Paying for long-term care is a worry for many, particularly aging baby boomers. This week, certified financial planner Kevin Young, of Young Wealth Management in Davis, offers some advice on the topic.
To see more of his "Ask the Experts" answers, as well as those of our other local experts on taxes, investing and wills/trusts, go to: www.sacbee.com/ask.
I'm 65 and interested in getting long-term care coverage. My financial adviser is recommending a life insurance policy, which has a long-term care (LTC) benefit within it, that costs upfront about $70,000. The selling feature is that they refund your premium if you don't use the long-term care after 20 years. A regular LTC policy will cost $3,500 annually due to my age. My husband I have about $400,000 in IRAs. Would it be a good move to protect these investments by buying either the regular LTC policy for me or the life insurance policy that includes LTC benefits?
There are five options for paying for long-term care: Help from family and close friends; personal assets (known as self-insuring); insurance (LTCI); Medicaid and other government programs; and lastly, a combination of any of the four listed.
As you know, health insurance and Medicare do not cover the expense of long-term care. If your net worth is mainly your IRA balance and your primary residence, buying LTCI/life insurance may not be the best use of your limited resources.
Life insurance protection should be moved to the bottom of your priority list.
The policy being sold to you is known as a combination policy or bundled policy. It's a life insurance policy with a LTC insurance rider, which can be used to pay for long-term care expenses. The selling pitch from insurance agents who sell this type of policy is that, if you don't ever use the long-term care benefit, you will have a death benefit.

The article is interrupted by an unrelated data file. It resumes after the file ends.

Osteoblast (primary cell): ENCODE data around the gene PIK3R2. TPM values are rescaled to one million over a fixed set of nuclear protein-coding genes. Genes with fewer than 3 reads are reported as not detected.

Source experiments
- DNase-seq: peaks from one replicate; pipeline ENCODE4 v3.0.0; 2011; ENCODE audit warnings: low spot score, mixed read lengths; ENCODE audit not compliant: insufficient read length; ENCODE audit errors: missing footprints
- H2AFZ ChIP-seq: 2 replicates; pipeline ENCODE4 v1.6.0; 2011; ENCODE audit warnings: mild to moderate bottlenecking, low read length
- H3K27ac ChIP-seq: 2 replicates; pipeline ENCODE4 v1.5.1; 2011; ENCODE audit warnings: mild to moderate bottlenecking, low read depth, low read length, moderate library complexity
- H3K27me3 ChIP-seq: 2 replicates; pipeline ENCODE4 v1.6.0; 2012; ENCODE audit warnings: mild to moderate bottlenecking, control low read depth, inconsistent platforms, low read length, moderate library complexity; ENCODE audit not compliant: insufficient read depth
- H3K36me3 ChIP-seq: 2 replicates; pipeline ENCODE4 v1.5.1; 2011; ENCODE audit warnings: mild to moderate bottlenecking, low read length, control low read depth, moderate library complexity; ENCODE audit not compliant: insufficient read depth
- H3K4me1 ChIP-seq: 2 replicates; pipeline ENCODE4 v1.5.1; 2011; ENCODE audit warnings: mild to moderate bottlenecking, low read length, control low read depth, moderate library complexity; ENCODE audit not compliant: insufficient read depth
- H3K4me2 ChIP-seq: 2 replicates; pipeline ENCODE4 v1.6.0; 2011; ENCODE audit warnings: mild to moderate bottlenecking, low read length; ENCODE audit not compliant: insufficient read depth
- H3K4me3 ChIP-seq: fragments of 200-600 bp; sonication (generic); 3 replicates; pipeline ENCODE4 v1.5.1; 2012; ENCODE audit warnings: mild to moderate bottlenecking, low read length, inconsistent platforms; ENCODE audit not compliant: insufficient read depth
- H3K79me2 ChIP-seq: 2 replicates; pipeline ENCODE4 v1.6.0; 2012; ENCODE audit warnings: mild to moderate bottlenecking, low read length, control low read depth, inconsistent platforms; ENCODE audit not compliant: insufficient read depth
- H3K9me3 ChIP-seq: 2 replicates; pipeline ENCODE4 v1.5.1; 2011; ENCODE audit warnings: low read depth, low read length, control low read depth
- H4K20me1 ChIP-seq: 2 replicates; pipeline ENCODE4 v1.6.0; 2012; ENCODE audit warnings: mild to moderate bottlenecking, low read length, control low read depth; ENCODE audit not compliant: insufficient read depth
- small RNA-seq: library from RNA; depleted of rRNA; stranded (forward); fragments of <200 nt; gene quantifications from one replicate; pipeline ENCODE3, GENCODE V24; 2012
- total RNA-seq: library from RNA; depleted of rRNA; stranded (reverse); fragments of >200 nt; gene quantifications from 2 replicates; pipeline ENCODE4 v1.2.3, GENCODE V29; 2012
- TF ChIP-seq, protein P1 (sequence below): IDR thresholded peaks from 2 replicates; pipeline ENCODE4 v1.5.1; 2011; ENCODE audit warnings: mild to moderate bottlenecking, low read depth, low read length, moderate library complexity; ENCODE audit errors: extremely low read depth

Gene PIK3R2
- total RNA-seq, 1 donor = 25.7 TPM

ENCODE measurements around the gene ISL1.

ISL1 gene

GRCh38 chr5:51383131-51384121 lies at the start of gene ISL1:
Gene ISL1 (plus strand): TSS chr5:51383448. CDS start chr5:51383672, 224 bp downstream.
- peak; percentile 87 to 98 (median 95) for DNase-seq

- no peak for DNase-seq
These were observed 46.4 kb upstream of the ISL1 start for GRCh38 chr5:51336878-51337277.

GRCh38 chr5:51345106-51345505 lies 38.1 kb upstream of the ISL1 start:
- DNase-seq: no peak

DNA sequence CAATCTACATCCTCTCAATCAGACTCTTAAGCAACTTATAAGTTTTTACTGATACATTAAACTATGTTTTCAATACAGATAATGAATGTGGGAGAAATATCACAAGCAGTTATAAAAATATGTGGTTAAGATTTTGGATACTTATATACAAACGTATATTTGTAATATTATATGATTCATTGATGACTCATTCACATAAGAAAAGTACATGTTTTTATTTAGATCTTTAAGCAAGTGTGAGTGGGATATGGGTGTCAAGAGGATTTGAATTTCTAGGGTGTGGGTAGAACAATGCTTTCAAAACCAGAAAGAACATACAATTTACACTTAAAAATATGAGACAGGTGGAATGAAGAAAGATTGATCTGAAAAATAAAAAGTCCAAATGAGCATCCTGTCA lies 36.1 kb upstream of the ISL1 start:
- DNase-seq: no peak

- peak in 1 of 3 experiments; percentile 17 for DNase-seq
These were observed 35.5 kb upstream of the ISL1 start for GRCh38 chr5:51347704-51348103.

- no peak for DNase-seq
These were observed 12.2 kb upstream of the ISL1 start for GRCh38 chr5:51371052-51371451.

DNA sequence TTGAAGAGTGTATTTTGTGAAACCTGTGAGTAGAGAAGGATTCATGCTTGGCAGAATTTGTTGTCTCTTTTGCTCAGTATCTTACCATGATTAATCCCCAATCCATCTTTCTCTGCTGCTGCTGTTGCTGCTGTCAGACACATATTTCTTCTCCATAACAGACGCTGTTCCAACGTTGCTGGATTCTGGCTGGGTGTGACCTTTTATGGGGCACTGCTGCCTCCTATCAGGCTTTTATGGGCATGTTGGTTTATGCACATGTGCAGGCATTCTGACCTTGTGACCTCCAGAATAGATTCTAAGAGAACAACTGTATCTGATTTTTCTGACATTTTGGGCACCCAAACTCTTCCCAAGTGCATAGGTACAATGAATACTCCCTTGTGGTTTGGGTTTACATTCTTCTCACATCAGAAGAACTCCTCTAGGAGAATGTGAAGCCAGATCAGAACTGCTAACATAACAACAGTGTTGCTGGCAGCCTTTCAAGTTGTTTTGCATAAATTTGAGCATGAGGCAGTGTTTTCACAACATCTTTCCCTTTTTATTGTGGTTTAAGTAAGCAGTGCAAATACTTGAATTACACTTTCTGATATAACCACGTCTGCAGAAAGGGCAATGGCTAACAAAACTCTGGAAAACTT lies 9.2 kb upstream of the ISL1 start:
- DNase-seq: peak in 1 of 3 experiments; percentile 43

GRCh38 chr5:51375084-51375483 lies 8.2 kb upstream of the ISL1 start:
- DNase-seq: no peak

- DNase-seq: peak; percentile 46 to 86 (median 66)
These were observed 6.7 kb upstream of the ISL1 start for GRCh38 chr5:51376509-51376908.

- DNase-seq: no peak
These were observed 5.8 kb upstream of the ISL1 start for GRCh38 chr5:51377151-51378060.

The death benefit is reduced dollar for dollar when you use the long-term care portion of the life insurance policy. Combination policies such as this are expensive and do not offer a good value.
The drawbacks to these types of policies include: high costs; couples cannot share the pool of long-term care benefits; long-term care benefits may be limited; benefits may not keep up with future long-term care costs.
Based on your current age, 20 years from now is statistically when your long-term care needs would start. Between now and then, the costs of long-term care are estimated to increase by double digits. A long-term care insurance policy without compound inflation increases would have much less value in 20 years.
Also, the policy you've been offered may have limi- tations on where you can receive care and may provide only a limited menu of features to suit your budget and anticipated needs. You want an LTC policy that is comprehensive.
Please spend some time analyzing how much coverage you need and the best way to fund your insurance planning (risk management) needs.
I recommend consulting an objective financial planner, one who doesn't sell insurance and who understands your entire financial plan.
Compiled by Claudia Buck